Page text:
Scientific American endorses Biden – first time in 175 years

Wow. Scientific American has endorsed Joe Biden. This is the first time the magazine has backed a presidential candidate in 175 years. We think it may live to regret its move. The magazine has merely exposed the deep partisan bias and confirmed again how much of scientific academia and media leans left. Why?

The editors closed with,

It’s time to move Trump out and elect Biden, who has a record of following the data and being guided by science.”

If we listened to Joe Biden’s ‘Moses and the 10 Commandments’ speech the other day, it was full of unsubstantiated hyperbole about the risks of higher incidences of floods, hurricanes and wildfires if Trump is reelected despite the fact that under the current administration, harmful GHG emissions have fallen by the largest absolute number ever in 2019 according to the IEA.

For a magazine that rests its laurels on “following the data” and “being guided by the science”, perhaps it missed the UNIPCC’s March 2018 report on weather extremes (with respect to anthropogenic induced global warming) which noted:

…There is low confidence in observed trends in small-scale phenomena such as tornadoes and hail because of data inhomogeneities and inadequacies in monitoring systems…in some regions droughts have become less frequent, less intense, or shorter, for example, in central North America and northwestern Australia. There is limited to medium evidence available to assess climate-driven observed changes in the magnitude and frequency of floods…low confidence for the attribution of any detectable changes in tropical cyclone activity to anthropogenic influences..low confidence in projections of changes in extreme winds.. low confidence in projections of changes in monsoons…low confidence in wave height projections…overall low confidence because of inconsistent projections of drought changes…low confidence in projected future changes in dust storms…low confidence in projections of an anthropogenic effect on phenomena such as shallow landslides.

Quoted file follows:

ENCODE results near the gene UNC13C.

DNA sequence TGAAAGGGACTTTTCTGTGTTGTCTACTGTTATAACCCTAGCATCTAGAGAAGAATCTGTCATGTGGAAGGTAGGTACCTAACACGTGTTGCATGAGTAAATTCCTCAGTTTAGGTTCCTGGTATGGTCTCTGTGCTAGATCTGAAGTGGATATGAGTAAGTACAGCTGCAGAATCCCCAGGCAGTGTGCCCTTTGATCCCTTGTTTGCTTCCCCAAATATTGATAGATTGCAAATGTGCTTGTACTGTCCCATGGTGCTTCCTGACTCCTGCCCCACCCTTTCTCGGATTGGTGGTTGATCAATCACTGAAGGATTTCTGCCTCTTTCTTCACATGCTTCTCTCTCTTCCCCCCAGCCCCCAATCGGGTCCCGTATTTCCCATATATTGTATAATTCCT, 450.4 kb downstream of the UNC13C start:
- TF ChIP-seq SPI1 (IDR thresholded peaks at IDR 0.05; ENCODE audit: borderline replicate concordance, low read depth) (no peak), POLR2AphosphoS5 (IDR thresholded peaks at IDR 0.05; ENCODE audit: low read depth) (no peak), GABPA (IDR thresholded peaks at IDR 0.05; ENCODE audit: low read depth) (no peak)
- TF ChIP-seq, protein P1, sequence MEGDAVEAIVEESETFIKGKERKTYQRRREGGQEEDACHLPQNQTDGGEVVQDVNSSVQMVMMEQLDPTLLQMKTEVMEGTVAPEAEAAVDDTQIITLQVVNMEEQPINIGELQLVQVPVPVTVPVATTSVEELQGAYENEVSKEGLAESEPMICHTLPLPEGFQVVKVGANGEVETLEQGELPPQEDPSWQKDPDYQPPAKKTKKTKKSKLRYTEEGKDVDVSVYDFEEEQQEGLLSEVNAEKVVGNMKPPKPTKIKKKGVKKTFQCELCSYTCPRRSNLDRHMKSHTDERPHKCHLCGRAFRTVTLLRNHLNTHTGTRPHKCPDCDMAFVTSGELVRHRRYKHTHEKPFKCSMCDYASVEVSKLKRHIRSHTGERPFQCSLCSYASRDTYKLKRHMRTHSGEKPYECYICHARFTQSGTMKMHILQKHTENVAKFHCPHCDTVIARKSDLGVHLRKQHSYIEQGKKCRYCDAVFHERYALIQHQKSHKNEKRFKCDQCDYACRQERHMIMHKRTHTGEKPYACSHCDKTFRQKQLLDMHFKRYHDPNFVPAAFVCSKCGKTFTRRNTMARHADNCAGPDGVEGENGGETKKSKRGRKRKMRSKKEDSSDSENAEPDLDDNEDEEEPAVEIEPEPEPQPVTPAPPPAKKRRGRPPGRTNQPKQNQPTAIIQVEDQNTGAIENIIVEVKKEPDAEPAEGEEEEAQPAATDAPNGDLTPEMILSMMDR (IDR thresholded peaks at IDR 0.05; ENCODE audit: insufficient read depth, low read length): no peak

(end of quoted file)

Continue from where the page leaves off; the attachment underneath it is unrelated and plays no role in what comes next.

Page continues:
Perhaps the editors missed the questionnaire posted by the UN Interacademy Council committee on its website which invited interested parties to respond to the scientific processes at the IPCC during the compilation of the gold standard climate bibles? These were some of the responses;

some of the lead authors…are clearly not qualified to be lead authors.” (p.16)

There are far too many politically correct appointments, so that developing country scientists are appointed who have insufficient scientific competence to do anything useful. This is reasonable if it is regarded as a learning experience, but in my chapter…we had half of the [lead authors] who were not competent.” (p. 138)

The whole process…[is] flawed by an excessive concern for geographical balance. All decisions are political before being scientific.” (p. 554)

half of the authors are there for simply representing different parts of the world.” (p. 296)

Lest anyone think that people from less affluent countries were being unjustly stereotyped,

The team members from the developing countries (including myself) were made to feel welcome and accepted as part of the team. In reality, we were out of our intellectual depth as meaningful contributors to the process.” (p.330)

The founders of Scientific American must be rolling over in their graves. If their scientific rigour is as sound as their endorsement then Trump has even more chances to secure reelection.

This should be seen as a rejection of Trump not an endorsement for Biden.

Telstra’s CEO should close down operations to be on the right side of history

Telstra CEO Andy Penn has suggested that climate change will be the “defining challenge” of the decade but proclaims he doesn’t want to be drawn into the government policy debate.